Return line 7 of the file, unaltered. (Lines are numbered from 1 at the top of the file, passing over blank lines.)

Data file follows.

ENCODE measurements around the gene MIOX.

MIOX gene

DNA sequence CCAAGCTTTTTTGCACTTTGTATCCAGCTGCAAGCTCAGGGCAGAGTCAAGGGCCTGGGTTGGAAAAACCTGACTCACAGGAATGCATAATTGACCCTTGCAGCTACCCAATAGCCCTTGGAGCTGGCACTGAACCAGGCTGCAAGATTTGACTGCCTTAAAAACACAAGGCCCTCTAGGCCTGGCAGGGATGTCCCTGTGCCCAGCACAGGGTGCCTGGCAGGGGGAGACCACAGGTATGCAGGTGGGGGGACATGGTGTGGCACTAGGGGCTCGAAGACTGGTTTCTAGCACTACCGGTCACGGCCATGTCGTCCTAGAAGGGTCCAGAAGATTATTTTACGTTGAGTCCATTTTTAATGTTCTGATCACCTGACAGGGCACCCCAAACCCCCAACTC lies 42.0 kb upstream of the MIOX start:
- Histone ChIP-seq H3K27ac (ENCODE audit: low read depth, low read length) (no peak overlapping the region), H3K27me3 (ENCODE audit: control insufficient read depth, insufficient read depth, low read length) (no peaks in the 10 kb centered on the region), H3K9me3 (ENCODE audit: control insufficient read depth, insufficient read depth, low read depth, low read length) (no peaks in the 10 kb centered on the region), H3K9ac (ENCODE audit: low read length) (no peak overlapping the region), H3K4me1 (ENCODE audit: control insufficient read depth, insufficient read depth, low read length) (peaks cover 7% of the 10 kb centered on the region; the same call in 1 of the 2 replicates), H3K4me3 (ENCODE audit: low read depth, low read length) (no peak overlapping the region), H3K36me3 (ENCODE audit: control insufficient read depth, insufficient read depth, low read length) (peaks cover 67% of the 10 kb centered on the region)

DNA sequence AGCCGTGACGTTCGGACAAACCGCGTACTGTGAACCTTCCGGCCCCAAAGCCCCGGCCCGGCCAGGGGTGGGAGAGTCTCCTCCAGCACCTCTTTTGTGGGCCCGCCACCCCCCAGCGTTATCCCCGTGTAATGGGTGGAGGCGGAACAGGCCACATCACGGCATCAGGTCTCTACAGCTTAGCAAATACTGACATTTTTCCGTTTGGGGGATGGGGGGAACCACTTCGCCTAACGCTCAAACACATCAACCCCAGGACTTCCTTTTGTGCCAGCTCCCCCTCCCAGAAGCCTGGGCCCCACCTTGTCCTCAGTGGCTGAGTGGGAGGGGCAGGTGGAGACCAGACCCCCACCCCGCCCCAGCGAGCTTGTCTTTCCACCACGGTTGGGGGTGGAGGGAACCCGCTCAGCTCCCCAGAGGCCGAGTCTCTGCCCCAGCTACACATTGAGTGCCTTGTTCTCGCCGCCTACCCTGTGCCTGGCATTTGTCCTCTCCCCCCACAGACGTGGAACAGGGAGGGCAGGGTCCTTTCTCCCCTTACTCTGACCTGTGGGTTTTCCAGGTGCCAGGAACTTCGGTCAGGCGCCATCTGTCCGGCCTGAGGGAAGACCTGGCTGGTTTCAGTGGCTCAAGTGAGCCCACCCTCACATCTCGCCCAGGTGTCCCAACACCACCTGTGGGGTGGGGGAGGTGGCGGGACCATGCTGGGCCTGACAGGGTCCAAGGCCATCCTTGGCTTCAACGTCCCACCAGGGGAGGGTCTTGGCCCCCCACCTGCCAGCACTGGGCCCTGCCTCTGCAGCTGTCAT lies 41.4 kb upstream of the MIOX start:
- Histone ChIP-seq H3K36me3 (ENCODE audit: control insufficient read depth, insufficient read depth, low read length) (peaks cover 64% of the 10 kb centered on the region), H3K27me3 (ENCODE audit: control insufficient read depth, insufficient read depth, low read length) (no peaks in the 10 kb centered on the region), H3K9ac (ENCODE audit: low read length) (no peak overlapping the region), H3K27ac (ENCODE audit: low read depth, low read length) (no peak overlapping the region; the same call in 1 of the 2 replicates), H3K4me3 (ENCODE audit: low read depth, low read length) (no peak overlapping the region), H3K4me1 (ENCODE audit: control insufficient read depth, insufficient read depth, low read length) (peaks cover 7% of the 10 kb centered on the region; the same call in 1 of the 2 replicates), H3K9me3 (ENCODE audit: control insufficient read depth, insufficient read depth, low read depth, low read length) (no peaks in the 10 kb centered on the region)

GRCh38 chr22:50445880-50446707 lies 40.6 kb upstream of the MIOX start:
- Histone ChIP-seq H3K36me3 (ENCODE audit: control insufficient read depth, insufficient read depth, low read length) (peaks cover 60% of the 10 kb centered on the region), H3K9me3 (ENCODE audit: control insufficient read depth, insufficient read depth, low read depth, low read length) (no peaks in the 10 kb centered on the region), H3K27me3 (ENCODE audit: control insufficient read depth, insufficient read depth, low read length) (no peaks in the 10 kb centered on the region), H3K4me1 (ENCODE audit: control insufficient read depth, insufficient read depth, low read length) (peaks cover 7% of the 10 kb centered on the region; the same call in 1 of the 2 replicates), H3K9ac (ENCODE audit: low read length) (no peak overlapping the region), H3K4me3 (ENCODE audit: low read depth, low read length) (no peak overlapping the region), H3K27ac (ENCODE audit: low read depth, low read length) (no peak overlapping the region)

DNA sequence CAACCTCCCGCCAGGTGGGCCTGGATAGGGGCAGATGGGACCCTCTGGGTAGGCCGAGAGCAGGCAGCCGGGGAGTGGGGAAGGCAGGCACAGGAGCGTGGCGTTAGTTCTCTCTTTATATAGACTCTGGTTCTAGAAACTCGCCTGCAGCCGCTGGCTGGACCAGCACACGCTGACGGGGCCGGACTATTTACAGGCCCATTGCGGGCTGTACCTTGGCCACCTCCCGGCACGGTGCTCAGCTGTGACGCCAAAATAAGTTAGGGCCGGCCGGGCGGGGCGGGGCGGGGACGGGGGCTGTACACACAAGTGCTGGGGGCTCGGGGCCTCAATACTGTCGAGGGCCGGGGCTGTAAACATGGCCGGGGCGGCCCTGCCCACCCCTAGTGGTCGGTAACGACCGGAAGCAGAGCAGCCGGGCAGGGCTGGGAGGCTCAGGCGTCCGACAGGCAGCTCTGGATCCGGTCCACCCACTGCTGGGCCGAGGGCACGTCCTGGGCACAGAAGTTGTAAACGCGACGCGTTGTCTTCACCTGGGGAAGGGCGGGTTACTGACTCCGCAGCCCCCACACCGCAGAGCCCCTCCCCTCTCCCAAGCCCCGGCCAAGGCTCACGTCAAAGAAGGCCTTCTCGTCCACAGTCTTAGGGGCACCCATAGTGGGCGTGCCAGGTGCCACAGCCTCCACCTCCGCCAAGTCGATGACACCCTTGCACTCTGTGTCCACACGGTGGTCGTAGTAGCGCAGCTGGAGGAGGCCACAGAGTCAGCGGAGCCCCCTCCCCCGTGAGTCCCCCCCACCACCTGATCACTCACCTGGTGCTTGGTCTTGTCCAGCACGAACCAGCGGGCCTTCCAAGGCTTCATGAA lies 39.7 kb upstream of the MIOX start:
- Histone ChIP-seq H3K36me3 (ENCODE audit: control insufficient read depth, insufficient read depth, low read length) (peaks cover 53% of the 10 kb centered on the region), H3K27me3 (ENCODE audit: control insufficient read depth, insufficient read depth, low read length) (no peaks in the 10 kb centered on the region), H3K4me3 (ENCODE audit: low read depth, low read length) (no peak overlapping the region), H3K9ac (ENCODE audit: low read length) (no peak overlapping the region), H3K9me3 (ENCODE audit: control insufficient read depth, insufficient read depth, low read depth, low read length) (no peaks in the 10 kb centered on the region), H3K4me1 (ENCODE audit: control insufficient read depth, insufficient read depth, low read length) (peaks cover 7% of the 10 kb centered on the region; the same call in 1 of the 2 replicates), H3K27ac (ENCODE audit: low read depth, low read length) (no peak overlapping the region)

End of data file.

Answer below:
GRCh38 chr22:50445880-50446707 lies 40.6 kb upstream of the MIOX start: